Future iPhones could allow you to adjust the focus after you shoot a photograph. A recently uncovered Apple patent details a method for generating focus stacks to make that possible.
The patent was filed in 2015 but only published in December.
A camera’s lens focuses based on distance. As the glass pieces inside a lens move, objects at different distances from the camera come into focus. Traditionally, the out-of-focus areas cannot be edited into a sharp image because the information simply isn’t there.
But, if a camera could capture all that information, adjusting the focus after the shot would be possible. Panasonic does this with a 4K photo mode, taking a short video clip while adjusting the focus so that the file has all the focus data. Those video files can then be sorted as stills to select which one is the sharpest. Merging those files together can also create a sharper image overall.
The Apple patent details a process for calculating what positions the lens needs to be in to capture all that focus data. After the lens is positioned in the first location, the software would calculate the “target depths” that would be required to capture all the objects in the photograph in focus. Using that calculation, the lens would move, capture another photo at that focal point, then continue until the focus data was completely captured.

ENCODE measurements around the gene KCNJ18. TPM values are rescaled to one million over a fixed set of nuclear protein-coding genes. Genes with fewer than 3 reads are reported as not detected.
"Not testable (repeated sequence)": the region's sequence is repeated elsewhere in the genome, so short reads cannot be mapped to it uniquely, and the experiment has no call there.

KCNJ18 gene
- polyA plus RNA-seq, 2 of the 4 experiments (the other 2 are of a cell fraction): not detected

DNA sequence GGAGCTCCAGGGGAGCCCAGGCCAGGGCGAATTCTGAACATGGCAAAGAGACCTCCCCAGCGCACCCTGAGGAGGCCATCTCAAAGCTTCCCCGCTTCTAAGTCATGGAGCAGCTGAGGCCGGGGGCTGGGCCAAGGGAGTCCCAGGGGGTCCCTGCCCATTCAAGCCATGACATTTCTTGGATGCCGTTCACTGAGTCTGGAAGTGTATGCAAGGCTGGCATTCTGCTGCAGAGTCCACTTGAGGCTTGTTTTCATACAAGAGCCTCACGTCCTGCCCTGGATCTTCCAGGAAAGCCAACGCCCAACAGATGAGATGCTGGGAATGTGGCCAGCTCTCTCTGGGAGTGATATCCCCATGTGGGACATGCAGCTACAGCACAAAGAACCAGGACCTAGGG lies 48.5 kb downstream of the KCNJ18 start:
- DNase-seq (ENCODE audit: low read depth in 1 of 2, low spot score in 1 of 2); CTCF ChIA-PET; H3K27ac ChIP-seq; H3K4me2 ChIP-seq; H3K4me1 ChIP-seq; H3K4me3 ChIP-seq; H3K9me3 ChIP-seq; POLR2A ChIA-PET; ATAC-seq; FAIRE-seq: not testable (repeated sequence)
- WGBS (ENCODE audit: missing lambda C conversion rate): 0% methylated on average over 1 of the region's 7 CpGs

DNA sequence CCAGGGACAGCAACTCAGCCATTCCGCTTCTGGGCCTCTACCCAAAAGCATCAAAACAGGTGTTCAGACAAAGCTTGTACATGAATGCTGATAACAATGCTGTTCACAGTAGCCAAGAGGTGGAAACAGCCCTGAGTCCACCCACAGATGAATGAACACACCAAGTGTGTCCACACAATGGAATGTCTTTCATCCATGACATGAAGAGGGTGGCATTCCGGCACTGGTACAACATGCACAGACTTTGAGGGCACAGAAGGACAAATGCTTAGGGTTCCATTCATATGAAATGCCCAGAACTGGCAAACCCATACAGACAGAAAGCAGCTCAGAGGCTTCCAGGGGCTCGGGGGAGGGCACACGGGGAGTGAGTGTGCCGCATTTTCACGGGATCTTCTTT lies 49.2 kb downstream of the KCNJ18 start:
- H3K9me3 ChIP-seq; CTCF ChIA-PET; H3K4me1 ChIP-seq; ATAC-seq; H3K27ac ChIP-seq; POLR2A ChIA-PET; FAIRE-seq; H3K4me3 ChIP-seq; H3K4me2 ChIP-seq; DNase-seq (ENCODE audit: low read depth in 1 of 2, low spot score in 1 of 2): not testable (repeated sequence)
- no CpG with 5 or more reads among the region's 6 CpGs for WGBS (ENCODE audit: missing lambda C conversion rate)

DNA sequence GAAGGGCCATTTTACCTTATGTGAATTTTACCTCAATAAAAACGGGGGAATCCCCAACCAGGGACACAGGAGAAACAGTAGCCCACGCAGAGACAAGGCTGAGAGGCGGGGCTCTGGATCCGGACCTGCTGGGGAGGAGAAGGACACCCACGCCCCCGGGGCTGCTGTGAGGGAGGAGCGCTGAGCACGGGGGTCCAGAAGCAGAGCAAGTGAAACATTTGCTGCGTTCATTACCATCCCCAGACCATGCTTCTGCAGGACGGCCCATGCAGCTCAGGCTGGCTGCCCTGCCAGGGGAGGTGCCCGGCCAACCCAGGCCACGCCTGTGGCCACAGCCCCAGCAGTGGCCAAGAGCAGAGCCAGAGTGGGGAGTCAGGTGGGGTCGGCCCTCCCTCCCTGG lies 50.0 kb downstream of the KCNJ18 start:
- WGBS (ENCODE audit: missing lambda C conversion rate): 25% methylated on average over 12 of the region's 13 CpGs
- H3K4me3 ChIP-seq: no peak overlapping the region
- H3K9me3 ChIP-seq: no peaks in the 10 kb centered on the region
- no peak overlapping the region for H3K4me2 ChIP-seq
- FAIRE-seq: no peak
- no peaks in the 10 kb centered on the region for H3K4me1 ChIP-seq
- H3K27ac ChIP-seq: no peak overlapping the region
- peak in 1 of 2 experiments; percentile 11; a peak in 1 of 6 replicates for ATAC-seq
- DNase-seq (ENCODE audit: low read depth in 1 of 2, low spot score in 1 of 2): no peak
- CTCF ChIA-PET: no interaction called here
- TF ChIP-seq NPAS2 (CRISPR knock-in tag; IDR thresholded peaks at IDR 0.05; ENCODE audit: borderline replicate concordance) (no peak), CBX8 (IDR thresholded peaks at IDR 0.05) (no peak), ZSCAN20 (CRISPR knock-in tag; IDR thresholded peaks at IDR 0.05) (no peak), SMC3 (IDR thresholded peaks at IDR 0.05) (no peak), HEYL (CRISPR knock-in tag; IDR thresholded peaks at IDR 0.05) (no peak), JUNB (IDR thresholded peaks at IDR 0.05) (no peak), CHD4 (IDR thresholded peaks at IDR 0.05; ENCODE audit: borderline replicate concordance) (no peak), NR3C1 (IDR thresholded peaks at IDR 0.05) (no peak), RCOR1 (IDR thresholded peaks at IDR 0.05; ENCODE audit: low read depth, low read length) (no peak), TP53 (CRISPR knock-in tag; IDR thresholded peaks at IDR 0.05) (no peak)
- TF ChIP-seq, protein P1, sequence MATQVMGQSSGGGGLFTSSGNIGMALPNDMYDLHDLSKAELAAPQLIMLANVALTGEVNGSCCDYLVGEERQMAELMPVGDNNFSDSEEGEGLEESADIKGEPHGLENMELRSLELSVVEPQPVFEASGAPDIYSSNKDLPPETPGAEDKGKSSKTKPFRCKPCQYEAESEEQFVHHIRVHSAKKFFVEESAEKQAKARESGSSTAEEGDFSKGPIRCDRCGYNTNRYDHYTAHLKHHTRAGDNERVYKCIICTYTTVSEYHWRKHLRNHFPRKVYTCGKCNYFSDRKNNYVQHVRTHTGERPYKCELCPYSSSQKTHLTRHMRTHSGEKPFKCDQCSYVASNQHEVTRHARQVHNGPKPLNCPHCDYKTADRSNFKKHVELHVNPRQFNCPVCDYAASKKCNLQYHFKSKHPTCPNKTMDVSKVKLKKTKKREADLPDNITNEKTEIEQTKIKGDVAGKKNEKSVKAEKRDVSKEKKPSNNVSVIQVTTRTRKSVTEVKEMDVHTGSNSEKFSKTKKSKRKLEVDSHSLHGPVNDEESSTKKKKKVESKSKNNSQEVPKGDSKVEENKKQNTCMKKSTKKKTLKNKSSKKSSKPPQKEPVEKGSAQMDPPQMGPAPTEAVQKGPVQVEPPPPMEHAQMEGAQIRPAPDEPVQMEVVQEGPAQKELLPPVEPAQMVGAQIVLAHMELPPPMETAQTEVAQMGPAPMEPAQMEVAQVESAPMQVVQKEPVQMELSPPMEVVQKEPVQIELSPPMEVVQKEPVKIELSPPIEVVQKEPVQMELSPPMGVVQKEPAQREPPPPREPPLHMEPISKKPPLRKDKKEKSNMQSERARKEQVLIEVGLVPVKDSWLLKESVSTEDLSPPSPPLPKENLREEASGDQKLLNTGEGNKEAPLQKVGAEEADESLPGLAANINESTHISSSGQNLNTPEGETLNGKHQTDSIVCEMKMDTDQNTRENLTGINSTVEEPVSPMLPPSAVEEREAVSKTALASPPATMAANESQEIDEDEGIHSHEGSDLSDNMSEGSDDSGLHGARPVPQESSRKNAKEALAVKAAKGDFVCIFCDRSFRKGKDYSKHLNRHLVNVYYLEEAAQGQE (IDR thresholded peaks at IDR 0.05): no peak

The idea of post focus isn’t entirely new — after all, Panasonic already has it on the market — but the Apple patent seems to detail a process for speeding up that capture process. Panasonic’s Post Focus mode takes a few seconds to capture. Theoretically, a computer algorithm could speed that process up by identifying the lens positions necessary to make it happen, instead of going through all of the lens positions.
The patent also mentions depth mapping, which would use all the data from the algorithm to determine how far the objects in the photo are. That depth map could help enhance the background blur already in use on the iPhone 7 Plus portrait mode.
The potential new focus feature would require new hardware and software. But the existence of a patent doesn’t prove that the feature is on its way anytime soon.
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